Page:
We've made it to the end of the world: the most southern point that you can get to by road on the planet, which is quite an accomplishment, but it has not been without its obstacles. We've had one bike problem after the next, so much so that we are now stuck in Punta Arenas, Chile until we can get the proper parts flown in to this section of the world.
More than a month ago in northern Chile, the engine started overheating on crisp and cold days. So we took it in to the KTM workshop in Santiago where they fixed the water pump, changed out the coolant, and we figured our bike issues were behind us.
But not far down the road, on the Austral Highway into Chile's Patagonia, we realized that the bike was low on oil. This was strange since “consuming" oil was not something that this bike had ever done. So we went out of our way to get the right type of oil in Coyhaique, filled her up, and hoped that all was good once again.
We continued our way south, trying to get to the beautiful mountains and glaciers of Chaltén and Torres del Paine National Park, but before we could reach them, Tim noticed that there were strange bubbles forming on the front tire. Though the tire was not yet ready to be changed, because of the bizarre bubbles, we knew the wise choice would be to change it as soon as possible. And unfortunately for us, the only place to do so was Punta Arenas, Chile, meaning we would have to bypass Chaltén and Torres del Paine. But no problem, we thought. We'll just hit up those destinations on the way back north.
After putting on the new (and expensive) front tire from Punta Arenas, we headed into the frightfully-strong wind toward Ushuaia, which is truly the end of the earth, or at least the end of the road in South America. In order to get there, you have to cross the Strait of Magellan, and due to high winds the day we got there, the ferry wasn't running. We waited a good five hours with the hope that things would calm, but no such luck.
Yet something great did happen because of that delay: we met a fellow motorcycle traveler from Australia named Luke (under the instagram handle lukegetslost), and so at least we had company to share in the misery of being stuck without a ferry. He was wonderful for a good laugh, always positive, and it turned out he worked in the same industry as Tim (as a hand model. No, just kidding. The reality of their jobs is too boring to explain here).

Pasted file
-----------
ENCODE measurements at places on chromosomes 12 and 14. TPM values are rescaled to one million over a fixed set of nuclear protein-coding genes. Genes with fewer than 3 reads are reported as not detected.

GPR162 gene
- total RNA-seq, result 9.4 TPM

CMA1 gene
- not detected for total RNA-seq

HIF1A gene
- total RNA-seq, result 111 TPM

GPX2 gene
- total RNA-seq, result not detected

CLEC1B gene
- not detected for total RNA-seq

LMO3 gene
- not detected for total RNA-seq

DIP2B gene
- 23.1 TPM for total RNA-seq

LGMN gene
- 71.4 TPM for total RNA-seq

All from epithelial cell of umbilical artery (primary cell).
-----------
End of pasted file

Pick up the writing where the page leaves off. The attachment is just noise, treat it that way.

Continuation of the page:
We were able to get rooms in a nearby hotel for the night, and were thrilled to see that the next morning was calm and clear. The ferry only took 20 minutes (we went on the small ferry at the Bahia Azul crossing for 4,900 Pesos/~$7.40).
Once onto the island of Tierra del Fuego, we rode through the intense wind on an angle to a bay where a colony of King Penguins live year round. King Penguins are the world's second largest penguins, and they're the ones with the reddish-orange chests (Emperor Penguins are the largest. Monarchy-wise it kind of makes sense, right?). For me, this was a huge draw for coming to such a windy, cold, and distant place: to see penguins!
The Chilean government has taken great measures to make the bay a penguin sanctuary, now called Parque Pingüino Rey. It cost us 12,000 Pesos a person (~$18) to enter the park, and after a quick presentation in the museum, we were off to see the penguins. Interestingly enough, I learned that King Penguins do not live in Antarctica, but only on the surrounding islands, such as Tierra del Fuego. Emperor penguins are the kings of Antarctica, I mean, er, emperors of Antarctica, since they live nowhere else. Ah, this is getting confusing.
We were told to stay quiet, and to even turn off the beeping of our cameras. They said it's because this is a breeding colony and they're a fragile species, as studies from certain islands have shown a 90% decline in their population in recent years!
Even though we were kept at a distance and behind a wooden bird blind, it was amazing to hear the squawking chatter that the penguins made, completely oblivious to us. Fluffy grey babies huddled next to their mother (or father!), and the odor of fish that they exuded was so strong, we could smell them from even where we stood. It was a once-in-a-lifetime experience, and was certainly the highlight for me in coming to Tierra del Fuego.
After the penguins, we all headed off through the wind into Argentina (there are lots of borders to cross in Patagonia), and we finally found ourselves gliding through the snow-sprinkled mountain pass of Garibaldi on our way to Ushuaia. It had just snowed the day before, and yes, it is cold in Tierra del Fuego, oh yeah, and windy, did I mention that? But that drive was simply stunning as we were surrounded by jagged peaks with deep green pine forests dusted in snow. Since leaving the Austral Highway, this was the first time that we'd seen beautiful mountains. It had been many days of riding through nothing but dry grasslands with guanacos (llama-like animals) and sparse trees bent over as they strained against the wind.
But Garibaldi pass felt like a whole other world as we made our way along the paved road that hugged the mountainsides with vistas of lakes and valleys all around.